I’ve been cleaning up my server. Long-story-short, my hosting provider abruptly informed me a couple weeks ago that they were discontinuing support (ie. turning off) an older version of the database that is hidden quietly behind — but vitally important for the operation of — this site.
So, I’ve been cleaning up my server.
It didn’t affect this blog, but when I crawled into the digital root cellar that is my server and had a look around it became abundantly clear that a couple years worth of old projects were due to be vaporized in a little less than a month if I ignored both the warning and the mess.
So, I’ve been cleaning up my server. (Which goes a long way to explaining the thinned trickle of posts lately, by the way!)
Long Lost Treasures
Of course, like anyone who’s been living somewhere for over a decade can attest, junk piles up. And a server, it would seem, is not much different. In the past I’ve apparently spent time building little sites that have served long lost purposes, or have flopped, or for whatever reason were stuffed into dusty folders and ignored for many years.
I’ve found some odd, interesting, and occasional cool stuff, let me tell you.
One of the interesting things that caught my eye and my attention this past few days was some work I was doing on trying to mess around with approximating a true random number generator.
Randomness is fun. And hard. There are loads of pseudo-random number generators, many of them built into programming languages and used by default in silly little applications that only need to give the appearance of randomness. For example, the header images on this blog that on each reload provides you, the reader, a slightly different look and layout for your viewing pleasure, makes use of the rand() function in MySQL or the rand() function in PHP, depending, to pick something marginally random from a slightly larger data set. Say, pick 4 feature articles from 10 potential candidates. Or, pick 1 header banner from 20 possible header banners. It only needs to seem random, and true randomness is not vital to the operation.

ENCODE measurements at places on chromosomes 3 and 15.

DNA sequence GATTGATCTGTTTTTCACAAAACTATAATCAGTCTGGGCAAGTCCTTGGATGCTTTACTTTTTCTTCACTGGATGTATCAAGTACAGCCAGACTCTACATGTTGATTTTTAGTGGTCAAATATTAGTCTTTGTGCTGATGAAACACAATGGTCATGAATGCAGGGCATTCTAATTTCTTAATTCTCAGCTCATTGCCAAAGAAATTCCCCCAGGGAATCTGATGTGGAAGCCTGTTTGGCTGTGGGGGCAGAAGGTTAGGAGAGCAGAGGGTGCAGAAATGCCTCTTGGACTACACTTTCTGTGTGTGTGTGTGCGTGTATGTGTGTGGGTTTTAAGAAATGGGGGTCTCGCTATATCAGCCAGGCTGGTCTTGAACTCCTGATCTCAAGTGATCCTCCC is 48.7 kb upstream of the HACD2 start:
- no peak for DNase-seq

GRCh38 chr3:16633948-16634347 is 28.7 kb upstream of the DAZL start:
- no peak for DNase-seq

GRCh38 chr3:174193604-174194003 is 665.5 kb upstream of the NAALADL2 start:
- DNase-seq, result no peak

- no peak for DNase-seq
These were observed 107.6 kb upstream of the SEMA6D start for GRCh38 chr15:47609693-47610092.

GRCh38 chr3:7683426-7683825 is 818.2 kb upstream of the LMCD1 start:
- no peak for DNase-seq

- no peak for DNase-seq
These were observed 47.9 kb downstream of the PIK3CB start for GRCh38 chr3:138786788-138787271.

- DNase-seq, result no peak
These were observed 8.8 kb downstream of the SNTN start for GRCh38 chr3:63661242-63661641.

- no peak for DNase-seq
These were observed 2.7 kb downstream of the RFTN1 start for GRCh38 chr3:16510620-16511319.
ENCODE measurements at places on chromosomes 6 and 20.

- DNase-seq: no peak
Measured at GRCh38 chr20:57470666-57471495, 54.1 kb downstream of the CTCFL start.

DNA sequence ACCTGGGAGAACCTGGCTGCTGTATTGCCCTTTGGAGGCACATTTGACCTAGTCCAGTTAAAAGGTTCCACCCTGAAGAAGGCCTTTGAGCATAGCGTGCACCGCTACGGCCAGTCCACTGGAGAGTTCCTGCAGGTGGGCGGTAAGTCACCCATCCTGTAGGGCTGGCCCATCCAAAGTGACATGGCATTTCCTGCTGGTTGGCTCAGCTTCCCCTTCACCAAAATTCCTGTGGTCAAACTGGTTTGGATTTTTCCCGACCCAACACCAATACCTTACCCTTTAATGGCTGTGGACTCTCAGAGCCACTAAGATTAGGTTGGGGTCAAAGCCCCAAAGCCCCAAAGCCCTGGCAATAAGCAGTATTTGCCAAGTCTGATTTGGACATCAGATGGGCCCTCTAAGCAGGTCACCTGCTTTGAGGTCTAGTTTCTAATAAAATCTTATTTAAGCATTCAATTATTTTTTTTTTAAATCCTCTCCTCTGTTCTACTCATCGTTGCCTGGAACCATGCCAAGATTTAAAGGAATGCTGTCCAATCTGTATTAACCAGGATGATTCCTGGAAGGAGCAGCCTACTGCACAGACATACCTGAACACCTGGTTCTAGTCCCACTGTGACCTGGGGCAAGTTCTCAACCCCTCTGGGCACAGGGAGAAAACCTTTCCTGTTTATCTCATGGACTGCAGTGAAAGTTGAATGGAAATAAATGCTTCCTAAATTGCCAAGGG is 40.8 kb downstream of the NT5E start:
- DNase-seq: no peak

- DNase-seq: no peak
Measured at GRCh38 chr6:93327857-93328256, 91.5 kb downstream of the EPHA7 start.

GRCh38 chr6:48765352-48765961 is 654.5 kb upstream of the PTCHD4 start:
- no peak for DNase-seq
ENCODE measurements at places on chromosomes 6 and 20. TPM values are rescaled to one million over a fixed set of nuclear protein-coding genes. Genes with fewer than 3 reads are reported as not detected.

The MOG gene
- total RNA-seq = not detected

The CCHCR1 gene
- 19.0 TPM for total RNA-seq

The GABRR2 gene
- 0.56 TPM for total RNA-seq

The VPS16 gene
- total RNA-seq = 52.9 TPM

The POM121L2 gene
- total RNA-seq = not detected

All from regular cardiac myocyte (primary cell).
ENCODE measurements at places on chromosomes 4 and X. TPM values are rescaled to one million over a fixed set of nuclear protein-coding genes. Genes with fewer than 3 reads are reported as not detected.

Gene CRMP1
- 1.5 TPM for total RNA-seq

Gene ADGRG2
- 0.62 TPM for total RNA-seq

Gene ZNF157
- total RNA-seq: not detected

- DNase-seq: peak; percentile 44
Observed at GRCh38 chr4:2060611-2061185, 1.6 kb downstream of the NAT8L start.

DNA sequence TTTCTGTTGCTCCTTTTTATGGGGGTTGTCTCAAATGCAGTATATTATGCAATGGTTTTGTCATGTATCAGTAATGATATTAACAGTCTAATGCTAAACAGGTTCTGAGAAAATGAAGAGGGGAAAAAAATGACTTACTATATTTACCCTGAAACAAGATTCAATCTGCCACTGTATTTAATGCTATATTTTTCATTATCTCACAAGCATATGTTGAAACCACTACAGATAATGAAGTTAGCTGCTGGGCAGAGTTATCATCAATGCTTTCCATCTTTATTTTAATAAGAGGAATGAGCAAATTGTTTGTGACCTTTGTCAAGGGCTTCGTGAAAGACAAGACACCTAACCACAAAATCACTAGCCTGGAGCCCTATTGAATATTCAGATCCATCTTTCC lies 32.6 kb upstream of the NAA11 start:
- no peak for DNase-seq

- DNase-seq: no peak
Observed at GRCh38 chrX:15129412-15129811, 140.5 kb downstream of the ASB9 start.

But true randomness, when true randomness is required, is important, too. Think about games of chance or when money or something else of value is on the line. Randomness matters.
So, at some point I had built a random number generator into the template of one of my blogs.
Noise and Code
It wasn’t so much a number generator, I suppose. It was a noise gathering tool. It was an entropy observation and recording system that gathered entropy from human interaction with the blog.
It was a noise gathering tool.
See, you are a random-like factor when it comes to the computer. When you click on something, load a page, click to another page, this is a kind of quasi-entropy. Entropy comes from many sources, and I’m sure a student of entropy maths (whatever that is) would argue that there are numerous flaws in my logic, but hundreds of visitors spread across random locations and a variety of influencing factors — coupled with the only moderate popularity of this particular website — means that, say, converting a few digits of the time-of-reload time-stamp to a binary string, jumbling that together with all the other bits of entropy, and outputting it as say, a series of four-digit binary numbers, gives something like this:
1100 1111 0000 0001 1101 1001 0010 1100 1001 0011
0010 0100 0100 1101 0100 1101 0001 0000 0010 0010
1000 0000 0110 1001 1100 1001 1100 1001 1001 0010
Or maybe this:
1110 0011 0001 1010 1000 0010 0110 1110 1101 1001
1111 0010 1110 1110 0111 0100 1001 1011 1110 1011
0011 0110 1100 1001 1011 0001 1011 1100 1011 0001
It’s quasi-random, and someone with more understanding of the topic and a bit better grasp of statistical mathematics could probably poke some holes in my method.
But in the meantime, I might just dust off this long lost bit of treasure code and make something interesting out of it. If nothing else, more randomness on this blog might not be a bad thing…
If you are curious about playing around with these numbers, the ever-changing output of this entropy file is available here. I’d be interested in your analysis… so comment, write, or whatever…